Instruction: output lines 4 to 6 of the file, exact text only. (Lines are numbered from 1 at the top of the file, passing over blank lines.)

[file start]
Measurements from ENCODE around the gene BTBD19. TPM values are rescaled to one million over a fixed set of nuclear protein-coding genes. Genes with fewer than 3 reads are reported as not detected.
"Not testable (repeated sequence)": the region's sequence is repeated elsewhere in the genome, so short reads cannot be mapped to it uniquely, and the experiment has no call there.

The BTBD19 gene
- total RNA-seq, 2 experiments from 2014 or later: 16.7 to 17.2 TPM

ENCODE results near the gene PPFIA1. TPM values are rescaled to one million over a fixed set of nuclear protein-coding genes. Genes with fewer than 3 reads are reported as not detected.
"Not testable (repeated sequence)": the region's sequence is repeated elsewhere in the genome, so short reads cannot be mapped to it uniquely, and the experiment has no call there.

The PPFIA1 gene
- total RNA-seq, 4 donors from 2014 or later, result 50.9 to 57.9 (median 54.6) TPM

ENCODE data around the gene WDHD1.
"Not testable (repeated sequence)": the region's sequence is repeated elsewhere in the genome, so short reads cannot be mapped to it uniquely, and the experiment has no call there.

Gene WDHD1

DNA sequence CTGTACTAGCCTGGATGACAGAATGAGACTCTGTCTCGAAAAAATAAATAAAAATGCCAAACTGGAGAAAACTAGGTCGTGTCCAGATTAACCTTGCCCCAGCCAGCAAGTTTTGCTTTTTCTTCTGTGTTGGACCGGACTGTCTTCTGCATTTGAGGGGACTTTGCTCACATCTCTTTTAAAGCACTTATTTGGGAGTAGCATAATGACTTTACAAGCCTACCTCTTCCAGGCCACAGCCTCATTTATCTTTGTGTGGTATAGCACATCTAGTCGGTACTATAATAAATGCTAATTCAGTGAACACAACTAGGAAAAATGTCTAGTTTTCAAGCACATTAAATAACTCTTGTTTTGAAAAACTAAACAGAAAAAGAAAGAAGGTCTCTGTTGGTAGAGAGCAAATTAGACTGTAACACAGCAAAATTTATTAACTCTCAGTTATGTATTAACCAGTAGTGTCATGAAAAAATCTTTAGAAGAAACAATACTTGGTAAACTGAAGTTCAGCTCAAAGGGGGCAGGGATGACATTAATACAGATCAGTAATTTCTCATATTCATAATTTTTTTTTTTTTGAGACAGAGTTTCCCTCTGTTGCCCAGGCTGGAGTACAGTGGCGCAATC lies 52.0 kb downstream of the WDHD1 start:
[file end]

- total RNA-seq, 2 experiments from 2014 or later: 16.7 to 17.2 TPM

ENCODE results near the gene PPFIA1. TPM values are rescaled to one million over a fixed set of nuclear protein-coding genes. Genes with fewer than 3 reads are reported as not detected.
"Not testable (repeated sequence)": the region's sequence is repeated elsewhere in the genome, so short reads cannot be mapped to it uniquely, and the experiment has no call there.